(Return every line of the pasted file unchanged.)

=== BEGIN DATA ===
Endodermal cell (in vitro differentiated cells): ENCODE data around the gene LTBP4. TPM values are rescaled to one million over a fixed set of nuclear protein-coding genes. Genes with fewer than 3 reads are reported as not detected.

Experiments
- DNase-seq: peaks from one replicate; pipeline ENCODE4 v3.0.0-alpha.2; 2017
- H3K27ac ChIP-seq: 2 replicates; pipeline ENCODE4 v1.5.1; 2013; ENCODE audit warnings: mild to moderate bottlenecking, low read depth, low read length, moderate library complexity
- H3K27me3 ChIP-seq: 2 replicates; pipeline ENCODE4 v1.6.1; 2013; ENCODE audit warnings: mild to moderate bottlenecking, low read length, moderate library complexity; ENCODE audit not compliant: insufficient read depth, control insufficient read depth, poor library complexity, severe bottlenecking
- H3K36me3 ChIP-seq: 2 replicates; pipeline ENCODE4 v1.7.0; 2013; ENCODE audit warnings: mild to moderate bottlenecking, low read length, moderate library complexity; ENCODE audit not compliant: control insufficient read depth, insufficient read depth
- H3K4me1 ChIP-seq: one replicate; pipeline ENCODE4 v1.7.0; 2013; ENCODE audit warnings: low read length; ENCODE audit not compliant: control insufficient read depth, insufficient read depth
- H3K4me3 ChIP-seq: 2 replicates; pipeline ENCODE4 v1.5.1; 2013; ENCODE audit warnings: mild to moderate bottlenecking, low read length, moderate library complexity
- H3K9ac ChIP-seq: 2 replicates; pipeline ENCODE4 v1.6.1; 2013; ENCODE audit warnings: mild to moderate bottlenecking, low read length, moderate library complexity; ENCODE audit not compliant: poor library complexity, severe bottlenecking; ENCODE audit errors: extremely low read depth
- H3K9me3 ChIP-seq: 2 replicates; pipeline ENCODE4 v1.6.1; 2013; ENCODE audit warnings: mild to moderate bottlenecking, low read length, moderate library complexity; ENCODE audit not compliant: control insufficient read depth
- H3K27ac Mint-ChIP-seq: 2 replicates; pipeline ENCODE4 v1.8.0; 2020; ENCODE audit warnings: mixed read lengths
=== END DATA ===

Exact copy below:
Endodermal cell (in vitro differentiated cells): ENCODE data around the gene LTBP4. TPM values are rescaled to one million over a fixed set of nuclear protein-coding genes. Genes with fewer than 3 reads are reported as not detected.

Experiments
- DNase-seq: peaks from one replicate; pipeline ENCODE4 v3.0.0-alpha.2; 2017
- H3K27ac ChIP-seq: 2 replicates; pipeline ENCODE4 v1.5.1; 2013; ENCODE audit warnings: mild to moderate bottlenecking, low read depth, low read length, moderate library complexity
- H3K27me3 ChIP-seq: 2 replicates; pipeline ENCODE4 v1.6.1; 2013; ENCODE audit warnings: mild to moderate bottlenecking, low read length, moderate library complexity; ENCODE audit not compliant: insufficient read depth, control insufficient read depth, poor library complexity, severe bottlenecking
- H3K36me3 ChIP-seq: 2 replicates; pipeline ENCODE4 v1.7.0; 2013; ENCODE audit warnings: mild to moderate bottlenecking, low read length, moderate library complexity; ENCODE audit not compliant: control insufficient read depth, insufficient read depth
- H3K4me1 ChIP-seq: one replicate; pipeline ENCODE4 v1.7.0; 2013; ENCODE audit warnings: low read length; ENCODE audit not compliant: control insufficient read depth, insufficient read depth
- H3K4me3 ChIP-seq: 2 replicates; pipeline ENCODE4 v1.5.1; 2013; ENCODE audit warnings: mild to moderate bottlenecking, low read length, moderate library complexity
- H3K9ac ChIP-seq: 2 replicates; pipeline ENCODE4 v1.6.1; 2013; ENCODE audit warnings: mild to moderate bottlenecking, low read length, moderate library complexity; ENCODE audit not compliant: poor library complexity, severe bottlenecking; ENCODE audit errors: extremely low read depth
- H3K9me3 ChIP-seq: 2 replicates; pipeline ENCODE4 v1.6.1; 2013; ENCODE audit warnings: mild to moderate bottlenecking, low read length, moderate library complexity; ENCODE audit not compliant: control insufficient read depth
- H3K27ac Mint-ChIP-seq: 2 replicates; pipeline ENCODE4 v1.8.0; 2020; ENCODE audit warnings: mixed read lengths